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Proceedings Paper

Polarization lidar measurements of honeybees for locating buried landmines
Author(s): Joseph A. Shaw; Nathan L. Seldomridge; Dustin L. Dunkle; Paul W. Nugent; Lee H. Spangler; James H. Churnside; James W. Wilson; Jerry J. Bromenshenk; Colin B. Henderson
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Paper Abstract

A polarization-sensitive lidar was used to detect honeybees trained to locate buried landmines by smell. Lidar measurements of bee location agree reasonably well with maps of chemical plume strength and bee density determined by visual and video counts, indicating that the bees are preferentially located near the explosives and that the lidar identifies the locations of higher bee concentration. The co-polarized lidar backscatter signal is more effective than the cross-polarized signal for bee detection. Laboratory measurements show that the depolarization ratio of scattered light is near zero for bee wings and up to approximately thirty percent for bee bodies.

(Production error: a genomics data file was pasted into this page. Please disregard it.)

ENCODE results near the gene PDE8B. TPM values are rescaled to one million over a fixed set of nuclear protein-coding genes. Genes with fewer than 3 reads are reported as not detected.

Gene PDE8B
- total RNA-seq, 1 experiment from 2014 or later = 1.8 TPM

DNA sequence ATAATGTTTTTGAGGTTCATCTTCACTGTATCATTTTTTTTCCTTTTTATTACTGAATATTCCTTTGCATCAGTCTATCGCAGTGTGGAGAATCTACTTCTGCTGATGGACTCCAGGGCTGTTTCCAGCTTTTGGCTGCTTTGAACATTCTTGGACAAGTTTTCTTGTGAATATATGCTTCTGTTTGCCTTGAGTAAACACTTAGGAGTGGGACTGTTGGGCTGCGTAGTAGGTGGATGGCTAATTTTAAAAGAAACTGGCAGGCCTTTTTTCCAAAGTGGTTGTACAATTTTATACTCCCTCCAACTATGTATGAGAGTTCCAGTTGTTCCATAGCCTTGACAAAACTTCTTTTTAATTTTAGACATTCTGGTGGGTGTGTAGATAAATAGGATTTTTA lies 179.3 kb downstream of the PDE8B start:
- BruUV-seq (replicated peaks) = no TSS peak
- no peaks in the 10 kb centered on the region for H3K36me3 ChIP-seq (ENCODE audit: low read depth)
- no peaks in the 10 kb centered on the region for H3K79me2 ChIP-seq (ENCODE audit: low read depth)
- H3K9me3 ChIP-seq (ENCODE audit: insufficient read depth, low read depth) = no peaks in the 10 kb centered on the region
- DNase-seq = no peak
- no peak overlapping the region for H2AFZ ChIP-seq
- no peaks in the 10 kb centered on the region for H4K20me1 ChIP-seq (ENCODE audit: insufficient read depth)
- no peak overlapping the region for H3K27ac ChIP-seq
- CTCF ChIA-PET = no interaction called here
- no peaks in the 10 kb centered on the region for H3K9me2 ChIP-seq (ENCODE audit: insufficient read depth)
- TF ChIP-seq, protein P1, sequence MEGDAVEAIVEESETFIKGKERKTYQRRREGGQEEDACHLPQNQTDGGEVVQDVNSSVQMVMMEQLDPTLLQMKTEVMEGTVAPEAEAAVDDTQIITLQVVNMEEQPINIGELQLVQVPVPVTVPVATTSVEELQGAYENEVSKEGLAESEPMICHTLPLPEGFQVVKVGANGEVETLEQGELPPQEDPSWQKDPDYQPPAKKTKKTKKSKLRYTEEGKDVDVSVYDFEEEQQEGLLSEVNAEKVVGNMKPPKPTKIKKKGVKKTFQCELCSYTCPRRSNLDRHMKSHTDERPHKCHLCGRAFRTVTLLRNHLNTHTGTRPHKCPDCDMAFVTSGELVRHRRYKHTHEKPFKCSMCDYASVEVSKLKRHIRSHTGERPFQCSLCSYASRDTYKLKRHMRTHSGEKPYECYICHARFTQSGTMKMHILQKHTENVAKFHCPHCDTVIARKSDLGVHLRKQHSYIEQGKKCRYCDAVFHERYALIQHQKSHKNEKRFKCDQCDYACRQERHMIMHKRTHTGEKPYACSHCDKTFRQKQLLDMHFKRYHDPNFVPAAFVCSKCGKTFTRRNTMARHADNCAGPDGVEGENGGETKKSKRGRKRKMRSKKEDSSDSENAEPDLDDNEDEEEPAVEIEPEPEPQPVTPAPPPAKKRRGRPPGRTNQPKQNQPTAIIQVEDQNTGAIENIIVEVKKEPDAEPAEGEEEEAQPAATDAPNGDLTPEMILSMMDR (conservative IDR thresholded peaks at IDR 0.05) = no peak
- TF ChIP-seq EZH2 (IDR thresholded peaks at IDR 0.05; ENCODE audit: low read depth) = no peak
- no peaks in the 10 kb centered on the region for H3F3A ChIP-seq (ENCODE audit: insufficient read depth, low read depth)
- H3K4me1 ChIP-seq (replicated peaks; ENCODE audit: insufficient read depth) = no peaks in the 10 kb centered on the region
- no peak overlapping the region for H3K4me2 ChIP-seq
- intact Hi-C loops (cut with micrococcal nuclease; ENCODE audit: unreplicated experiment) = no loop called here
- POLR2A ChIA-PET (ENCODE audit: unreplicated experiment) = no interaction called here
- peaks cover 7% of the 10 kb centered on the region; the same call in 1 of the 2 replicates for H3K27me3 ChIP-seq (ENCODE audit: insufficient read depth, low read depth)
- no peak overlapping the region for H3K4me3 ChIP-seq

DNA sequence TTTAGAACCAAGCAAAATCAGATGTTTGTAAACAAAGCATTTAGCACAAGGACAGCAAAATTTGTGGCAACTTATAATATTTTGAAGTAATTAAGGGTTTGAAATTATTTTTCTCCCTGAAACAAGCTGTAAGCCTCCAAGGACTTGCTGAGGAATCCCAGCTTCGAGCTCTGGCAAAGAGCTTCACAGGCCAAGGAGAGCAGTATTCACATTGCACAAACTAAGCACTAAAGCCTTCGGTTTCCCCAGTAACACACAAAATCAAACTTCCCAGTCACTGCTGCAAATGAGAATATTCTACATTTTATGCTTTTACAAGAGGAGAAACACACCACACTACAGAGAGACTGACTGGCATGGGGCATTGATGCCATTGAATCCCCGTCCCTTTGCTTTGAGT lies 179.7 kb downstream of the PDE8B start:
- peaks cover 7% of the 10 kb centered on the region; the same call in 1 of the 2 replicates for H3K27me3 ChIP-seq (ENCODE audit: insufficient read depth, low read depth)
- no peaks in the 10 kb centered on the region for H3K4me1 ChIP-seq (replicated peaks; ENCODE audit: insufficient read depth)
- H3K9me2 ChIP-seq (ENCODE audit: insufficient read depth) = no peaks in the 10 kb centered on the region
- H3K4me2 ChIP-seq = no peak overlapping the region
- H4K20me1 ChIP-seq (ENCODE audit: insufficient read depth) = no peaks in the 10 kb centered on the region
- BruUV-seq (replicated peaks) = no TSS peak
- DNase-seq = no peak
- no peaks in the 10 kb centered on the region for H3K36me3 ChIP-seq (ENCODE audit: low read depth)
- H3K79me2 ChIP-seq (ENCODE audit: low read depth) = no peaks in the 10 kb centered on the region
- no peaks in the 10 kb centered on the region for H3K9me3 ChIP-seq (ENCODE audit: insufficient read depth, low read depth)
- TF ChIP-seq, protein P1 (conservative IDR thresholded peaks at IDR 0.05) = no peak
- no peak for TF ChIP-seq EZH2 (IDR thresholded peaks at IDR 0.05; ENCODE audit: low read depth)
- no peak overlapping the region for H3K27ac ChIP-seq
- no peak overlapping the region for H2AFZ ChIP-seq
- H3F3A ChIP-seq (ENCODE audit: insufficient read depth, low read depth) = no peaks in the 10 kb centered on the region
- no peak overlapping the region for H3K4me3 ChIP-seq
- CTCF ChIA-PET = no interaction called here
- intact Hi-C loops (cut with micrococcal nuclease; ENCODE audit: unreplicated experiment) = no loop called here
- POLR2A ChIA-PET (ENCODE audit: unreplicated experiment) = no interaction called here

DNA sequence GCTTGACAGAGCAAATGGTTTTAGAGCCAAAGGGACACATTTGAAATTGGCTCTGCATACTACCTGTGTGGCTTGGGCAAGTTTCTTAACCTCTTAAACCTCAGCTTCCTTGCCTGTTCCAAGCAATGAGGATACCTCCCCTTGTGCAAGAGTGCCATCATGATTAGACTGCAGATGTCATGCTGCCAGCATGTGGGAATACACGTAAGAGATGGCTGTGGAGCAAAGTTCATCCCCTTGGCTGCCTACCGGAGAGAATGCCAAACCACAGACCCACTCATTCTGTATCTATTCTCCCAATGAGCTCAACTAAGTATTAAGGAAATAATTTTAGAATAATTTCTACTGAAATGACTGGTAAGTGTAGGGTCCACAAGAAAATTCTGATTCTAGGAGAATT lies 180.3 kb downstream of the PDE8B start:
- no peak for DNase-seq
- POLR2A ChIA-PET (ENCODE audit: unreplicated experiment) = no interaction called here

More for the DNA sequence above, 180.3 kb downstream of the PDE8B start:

Paper Details

Date Published: 18 August 2005
PDF: 7 pages
Proc. SPIE 5888, Polarization Science and Remote Sensing II, 58880P (18 August 2005); doi: 10.1117/12.618446
Show Author Affiliations
Joseph A. Shaw, Montana State Univ. (United States)
Nathan L. Seldomridge, Montana State Univ. (United States)
Dustin L. Dunkle, Montana State Univ. (United States)
Paul W. Nugent, Montana State Univ. (United States)
Lee H. Spangler, Montana State Univ. (United States)
James H. Churnside, NOAA (United States)
James W. Wilson, NOAA (United States)
Jerry J. Bromenshenk, Univ. of Montana (United States)
Colin B. Henderson, Univ. of Montana (United States)

Published in SPIE Proceedings Vol. 5888:
Polarization Science and Remote Sensing II
Joseph A. Shaw; J. Scott Tyo, Editor(s)

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